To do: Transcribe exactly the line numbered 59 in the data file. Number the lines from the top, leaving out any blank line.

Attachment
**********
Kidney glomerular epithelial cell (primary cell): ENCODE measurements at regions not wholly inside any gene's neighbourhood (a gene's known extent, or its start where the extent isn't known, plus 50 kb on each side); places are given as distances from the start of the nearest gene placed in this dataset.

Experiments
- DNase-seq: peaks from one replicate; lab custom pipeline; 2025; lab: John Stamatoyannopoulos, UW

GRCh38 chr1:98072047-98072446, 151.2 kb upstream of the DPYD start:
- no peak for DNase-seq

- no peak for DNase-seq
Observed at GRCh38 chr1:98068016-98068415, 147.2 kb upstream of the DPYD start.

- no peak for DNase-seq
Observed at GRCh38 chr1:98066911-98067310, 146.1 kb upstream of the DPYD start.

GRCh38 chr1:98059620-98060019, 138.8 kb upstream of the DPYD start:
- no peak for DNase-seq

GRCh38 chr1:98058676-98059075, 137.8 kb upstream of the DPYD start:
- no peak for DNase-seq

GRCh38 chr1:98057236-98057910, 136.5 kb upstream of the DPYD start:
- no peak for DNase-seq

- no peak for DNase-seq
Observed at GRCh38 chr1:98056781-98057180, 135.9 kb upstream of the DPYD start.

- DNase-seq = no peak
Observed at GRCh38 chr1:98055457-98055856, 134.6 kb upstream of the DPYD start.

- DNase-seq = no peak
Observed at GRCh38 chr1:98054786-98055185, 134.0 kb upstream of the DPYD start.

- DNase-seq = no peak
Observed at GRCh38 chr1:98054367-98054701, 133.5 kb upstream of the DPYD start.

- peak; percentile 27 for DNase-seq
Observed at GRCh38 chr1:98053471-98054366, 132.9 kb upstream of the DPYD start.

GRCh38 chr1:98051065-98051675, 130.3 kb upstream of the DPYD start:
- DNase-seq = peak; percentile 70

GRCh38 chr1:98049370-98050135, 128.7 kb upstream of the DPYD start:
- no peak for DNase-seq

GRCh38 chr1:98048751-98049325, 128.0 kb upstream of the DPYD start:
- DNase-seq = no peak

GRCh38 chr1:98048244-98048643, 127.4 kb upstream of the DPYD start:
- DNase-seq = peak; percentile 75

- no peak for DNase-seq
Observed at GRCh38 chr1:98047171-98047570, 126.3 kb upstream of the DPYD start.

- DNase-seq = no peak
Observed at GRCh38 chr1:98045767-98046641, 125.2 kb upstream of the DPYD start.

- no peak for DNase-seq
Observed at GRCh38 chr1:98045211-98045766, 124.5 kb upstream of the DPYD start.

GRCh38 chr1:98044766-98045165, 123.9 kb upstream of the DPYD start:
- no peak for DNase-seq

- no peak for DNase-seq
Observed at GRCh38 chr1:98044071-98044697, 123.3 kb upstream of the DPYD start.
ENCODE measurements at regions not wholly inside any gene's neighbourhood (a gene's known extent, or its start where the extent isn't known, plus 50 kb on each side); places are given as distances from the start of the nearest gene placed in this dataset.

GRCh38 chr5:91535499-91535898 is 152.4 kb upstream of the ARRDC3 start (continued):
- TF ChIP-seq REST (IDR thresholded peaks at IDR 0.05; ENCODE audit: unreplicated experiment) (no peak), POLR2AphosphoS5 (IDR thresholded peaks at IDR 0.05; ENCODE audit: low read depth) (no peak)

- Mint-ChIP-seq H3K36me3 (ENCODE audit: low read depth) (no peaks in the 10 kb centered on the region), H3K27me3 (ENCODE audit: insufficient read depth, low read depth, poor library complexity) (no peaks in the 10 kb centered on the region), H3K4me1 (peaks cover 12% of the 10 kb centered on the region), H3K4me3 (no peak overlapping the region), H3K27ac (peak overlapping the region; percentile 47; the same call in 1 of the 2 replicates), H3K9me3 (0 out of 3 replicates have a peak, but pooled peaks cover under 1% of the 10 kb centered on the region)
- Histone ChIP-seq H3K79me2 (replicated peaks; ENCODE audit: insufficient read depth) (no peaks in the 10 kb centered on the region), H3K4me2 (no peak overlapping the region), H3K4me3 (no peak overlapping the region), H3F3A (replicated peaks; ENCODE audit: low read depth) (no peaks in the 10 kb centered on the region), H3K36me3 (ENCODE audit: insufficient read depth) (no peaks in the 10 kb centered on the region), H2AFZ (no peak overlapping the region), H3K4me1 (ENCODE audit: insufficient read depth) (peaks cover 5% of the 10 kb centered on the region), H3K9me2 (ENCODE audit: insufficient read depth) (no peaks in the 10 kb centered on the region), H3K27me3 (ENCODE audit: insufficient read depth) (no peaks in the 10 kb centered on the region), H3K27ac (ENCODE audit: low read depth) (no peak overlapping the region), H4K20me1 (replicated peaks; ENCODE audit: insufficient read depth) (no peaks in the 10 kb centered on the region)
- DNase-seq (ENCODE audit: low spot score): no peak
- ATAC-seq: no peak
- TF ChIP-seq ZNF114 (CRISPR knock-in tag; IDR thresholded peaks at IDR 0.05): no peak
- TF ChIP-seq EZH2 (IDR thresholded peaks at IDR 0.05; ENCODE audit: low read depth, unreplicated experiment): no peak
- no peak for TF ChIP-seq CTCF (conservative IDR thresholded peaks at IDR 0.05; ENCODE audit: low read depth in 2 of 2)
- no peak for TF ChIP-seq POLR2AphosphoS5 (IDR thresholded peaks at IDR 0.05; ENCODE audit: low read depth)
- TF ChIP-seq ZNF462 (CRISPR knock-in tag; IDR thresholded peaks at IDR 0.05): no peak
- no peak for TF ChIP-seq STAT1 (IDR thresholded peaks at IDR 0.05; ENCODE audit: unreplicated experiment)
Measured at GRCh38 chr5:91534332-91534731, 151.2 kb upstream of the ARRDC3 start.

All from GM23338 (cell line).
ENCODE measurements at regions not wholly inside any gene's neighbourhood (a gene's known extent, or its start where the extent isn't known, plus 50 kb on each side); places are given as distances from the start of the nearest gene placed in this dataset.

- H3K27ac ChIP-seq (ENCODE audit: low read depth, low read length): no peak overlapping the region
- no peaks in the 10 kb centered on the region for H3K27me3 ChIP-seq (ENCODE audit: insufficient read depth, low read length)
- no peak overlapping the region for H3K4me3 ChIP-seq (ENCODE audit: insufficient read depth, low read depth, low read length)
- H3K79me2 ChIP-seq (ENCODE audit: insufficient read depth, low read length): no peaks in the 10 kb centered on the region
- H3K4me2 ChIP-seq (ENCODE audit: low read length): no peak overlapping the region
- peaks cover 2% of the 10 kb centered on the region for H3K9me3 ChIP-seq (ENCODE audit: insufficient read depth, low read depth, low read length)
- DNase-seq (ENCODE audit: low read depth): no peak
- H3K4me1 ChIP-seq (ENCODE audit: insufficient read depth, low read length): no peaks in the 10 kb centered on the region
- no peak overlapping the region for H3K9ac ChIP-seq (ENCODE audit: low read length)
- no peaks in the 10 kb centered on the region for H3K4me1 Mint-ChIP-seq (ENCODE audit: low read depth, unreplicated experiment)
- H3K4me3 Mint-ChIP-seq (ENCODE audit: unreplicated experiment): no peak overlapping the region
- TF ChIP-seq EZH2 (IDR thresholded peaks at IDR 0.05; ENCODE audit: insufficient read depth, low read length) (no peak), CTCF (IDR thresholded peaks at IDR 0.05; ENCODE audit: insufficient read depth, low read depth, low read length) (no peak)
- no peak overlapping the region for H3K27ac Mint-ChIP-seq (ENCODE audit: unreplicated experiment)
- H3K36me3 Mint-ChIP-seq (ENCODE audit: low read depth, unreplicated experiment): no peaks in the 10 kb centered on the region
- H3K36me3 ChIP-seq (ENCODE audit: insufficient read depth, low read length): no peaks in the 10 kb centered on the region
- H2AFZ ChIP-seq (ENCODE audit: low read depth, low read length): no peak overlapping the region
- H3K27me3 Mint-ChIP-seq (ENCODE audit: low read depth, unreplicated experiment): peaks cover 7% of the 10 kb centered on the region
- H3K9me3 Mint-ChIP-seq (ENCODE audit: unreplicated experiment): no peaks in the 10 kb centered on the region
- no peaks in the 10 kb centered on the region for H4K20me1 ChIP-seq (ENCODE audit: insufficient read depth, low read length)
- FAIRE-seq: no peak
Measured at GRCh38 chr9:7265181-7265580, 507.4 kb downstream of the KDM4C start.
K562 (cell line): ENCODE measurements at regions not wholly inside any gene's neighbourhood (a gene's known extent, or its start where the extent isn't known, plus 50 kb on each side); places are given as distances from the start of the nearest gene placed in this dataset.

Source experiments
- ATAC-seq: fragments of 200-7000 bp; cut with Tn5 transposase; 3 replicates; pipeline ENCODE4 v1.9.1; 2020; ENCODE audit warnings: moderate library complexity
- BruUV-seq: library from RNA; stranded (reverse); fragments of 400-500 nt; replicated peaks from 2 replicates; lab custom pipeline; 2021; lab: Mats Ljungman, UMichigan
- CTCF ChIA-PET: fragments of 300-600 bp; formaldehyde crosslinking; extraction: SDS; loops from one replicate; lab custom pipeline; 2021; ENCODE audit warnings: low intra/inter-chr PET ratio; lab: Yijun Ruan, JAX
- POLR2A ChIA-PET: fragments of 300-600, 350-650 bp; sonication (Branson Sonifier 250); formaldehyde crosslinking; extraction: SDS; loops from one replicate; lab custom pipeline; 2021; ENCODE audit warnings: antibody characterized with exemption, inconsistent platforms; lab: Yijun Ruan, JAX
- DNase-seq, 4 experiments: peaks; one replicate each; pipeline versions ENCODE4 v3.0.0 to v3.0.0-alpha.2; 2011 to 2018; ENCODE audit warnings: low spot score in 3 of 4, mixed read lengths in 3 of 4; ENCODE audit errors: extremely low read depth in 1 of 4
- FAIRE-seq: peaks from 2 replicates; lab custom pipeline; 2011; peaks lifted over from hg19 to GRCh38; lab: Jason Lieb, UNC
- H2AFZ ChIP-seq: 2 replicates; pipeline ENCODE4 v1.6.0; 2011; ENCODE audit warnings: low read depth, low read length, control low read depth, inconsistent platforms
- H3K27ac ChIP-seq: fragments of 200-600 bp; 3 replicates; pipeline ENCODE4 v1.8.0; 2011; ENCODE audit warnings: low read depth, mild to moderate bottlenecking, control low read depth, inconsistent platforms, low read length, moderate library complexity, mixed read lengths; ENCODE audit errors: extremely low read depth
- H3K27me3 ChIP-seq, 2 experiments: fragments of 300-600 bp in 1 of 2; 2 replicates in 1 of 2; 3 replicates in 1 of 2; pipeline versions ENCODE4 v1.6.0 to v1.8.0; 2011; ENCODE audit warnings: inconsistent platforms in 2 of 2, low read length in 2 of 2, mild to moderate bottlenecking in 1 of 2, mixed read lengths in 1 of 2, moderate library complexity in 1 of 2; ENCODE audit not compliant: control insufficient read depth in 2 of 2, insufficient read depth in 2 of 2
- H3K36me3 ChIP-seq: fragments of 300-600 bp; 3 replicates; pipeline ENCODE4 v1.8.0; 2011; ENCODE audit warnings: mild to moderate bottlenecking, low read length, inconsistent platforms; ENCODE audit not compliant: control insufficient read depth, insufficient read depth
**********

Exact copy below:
ENCODE measurements at regions not wholly inside any gene's neighbourhood (a gene's known extent, or its start where the extent isn't known, plus 50 kb on each side); places are given as distances from the start of the nearest gene placed in this dataset.